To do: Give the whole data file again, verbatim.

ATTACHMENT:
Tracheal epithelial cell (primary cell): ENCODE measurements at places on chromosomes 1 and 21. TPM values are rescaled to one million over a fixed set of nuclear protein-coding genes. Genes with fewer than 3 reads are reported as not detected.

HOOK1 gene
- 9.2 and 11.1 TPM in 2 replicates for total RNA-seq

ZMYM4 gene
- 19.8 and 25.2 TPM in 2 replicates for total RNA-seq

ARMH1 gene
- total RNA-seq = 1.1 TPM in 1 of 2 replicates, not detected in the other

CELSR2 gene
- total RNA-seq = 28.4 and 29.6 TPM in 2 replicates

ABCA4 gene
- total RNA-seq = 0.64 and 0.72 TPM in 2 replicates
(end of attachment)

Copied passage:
Tracheal epithelial cell (primary cell): ENCODE measurements at places on chromosomes 1 and 21. TPM values are rescaled to one million over a fixed set of nuclear protein-coding genes. Genes with fewer than 3 reads are reported as not detected.

HOOK1 gene
- 9.2 and 11.1 TPM in 2 replicates for total RNA-seq

ZMYM4 gene
- 19.8 and 25.2 TPM in 2 replicates for total RNA-seq

ARMH1 gene
- total RNA-seq = 1.1 TPM in 1 of 2 replicates, not detected in the other

CELSR2 gene
- total RNA-seq = 28.4 and 29.6 TPM in 2 replicates

ABCA4 gene
- total RNA-seq = 0.64 and 0.72 TPM in 2 replicates